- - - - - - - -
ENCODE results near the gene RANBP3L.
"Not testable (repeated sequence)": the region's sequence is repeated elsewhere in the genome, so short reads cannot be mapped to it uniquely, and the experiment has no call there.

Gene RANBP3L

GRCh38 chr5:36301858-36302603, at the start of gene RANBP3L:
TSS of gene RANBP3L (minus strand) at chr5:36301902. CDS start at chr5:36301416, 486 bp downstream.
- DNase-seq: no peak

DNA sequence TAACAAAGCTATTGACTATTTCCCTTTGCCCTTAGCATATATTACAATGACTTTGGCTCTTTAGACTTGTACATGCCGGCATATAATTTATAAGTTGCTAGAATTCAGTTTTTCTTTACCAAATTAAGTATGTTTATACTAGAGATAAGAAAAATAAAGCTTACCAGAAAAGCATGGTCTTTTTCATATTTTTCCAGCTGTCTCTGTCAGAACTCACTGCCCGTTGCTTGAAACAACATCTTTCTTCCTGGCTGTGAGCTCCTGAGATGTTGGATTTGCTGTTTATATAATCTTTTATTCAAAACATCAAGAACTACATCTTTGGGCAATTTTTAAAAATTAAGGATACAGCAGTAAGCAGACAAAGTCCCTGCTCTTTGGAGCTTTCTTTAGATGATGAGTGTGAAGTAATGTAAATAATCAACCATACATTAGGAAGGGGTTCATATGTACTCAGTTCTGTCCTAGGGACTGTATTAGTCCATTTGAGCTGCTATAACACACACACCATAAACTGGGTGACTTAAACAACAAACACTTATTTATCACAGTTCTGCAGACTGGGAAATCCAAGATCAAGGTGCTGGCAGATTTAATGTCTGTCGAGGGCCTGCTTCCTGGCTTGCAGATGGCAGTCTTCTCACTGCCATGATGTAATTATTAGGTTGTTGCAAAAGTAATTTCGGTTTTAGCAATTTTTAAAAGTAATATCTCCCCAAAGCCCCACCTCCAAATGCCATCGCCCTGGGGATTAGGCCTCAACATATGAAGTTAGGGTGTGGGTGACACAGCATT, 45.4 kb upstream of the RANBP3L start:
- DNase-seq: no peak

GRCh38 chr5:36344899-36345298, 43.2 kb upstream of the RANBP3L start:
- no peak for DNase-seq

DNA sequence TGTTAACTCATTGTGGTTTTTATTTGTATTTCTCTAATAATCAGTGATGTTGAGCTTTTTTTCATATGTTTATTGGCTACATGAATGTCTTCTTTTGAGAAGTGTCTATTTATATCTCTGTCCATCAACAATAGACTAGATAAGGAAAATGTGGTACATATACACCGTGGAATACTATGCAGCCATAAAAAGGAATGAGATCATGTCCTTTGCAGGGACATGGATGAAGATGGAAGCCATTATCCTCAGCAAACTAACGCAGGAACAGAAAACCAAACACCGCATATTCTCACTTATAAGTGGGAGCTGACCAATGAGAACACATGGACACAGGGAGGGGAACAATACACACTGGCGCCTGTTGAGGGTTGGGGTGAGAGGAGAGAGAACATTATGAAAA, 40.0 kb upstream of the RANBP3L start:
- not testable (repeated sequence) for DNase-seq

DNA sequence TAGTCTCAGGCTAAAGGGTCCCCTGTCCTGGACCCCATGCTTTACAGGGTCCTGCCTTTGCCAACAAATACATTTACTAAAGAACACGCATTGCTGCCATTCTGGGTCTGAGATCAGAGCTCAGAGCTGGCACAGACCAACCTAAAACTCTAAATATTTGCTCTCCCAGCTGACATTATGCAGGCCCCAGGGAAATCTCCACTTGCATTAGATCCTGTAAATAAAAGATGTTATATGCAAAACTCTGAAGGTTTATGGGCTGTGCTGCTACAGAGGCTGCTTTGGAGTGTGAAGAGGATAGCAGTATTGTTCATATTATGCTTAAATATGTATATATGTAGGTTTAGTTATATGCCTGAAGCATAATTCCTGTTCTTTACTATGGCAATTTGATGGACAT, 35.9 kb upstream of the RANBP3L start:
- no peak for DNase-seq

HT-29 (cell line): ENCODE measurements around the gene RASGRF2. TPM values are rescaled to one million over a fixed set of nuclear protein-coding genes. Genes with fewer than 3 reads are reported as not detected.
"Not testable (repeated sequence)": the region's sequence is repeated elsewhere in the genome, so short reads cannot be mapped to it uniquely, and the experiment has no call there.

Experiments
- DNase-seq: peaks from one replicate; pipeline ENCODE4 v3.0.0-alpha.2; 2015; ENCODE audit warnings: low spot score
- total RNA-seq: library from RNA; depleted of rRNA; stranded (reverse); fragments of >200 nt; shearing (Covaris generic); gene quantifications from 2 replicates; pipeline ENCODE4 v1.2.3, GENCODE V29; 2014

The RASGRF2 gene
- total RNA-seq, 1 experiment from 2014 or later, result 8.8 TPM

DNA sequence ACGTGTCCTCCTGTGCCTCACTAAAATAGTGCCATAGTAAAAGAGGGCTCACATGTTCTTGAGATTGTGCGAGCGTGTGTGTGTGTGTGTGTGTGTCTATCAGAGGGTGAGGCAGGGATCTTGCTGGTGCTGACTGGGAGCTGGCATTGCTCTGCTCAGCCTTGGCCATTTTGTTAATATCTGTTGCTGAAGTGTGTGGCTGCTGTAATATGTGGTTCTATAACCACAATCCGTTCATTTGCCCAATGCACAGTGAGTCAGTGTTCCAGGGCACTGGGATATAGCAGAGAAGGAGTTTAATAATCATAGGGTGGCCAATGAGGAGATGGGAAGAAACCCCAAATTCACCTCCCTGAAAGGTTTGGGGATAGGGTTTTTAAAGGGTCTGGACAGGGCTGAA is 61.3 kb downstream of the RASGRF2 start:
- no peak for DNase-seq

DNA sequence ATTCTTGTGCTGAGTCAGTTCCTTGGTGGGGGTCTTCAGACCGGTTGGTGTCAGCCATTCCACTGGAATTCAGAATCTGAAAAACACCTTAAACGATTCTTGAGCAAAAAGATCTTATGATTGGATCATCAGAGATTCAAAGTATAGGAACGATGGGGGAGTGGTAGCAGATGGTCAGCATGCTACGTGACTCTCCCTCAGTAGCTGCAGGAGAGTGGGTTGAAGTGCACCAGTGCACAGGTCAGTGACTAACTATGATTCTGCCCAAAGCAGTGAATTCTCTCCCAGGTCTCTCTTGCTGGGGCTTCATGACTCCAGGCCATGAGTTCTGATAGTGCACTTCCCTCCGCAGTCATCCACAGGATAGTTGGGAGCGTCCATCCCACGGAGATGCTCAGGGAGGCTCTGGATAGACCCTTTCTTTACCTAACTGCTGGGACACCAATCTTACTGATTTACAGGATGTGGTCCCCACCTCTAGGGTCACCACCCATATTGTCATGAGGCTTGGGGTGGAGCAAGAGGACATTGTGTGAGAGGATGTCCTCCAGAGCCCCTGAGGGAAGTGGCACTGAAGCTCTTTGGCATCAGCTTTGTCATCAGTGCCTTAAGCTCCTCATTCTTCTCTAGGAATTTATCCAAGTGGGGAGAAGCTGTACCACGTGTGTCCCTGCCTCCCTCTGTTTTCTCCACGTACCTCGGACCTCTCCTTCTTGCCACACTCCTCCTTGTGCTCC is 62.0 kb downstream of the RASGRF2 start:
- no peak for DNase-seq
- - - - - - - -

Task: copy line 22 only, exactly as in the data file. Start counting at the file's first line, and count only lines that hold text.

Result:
DNA sequence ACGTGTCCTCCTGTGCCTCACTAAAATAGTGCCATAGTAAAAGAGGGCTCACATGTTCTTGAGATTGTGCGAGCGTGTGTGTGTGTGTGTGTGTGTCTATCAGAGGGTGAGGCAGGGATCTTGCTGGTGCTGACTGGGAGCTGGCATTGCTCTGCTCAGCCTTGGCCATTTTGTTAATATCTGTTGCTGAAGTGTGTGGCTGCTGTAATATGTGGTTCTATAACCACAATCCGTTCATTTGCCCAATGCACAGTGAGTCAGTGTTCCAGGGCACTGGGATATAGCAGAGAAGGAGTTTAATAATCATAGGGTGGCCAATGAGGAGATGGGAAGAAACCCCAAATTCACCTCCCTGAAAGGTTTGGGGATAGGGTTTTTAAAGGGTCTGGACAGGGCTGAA is 61.3 kb downstream of the RASGRF2 start: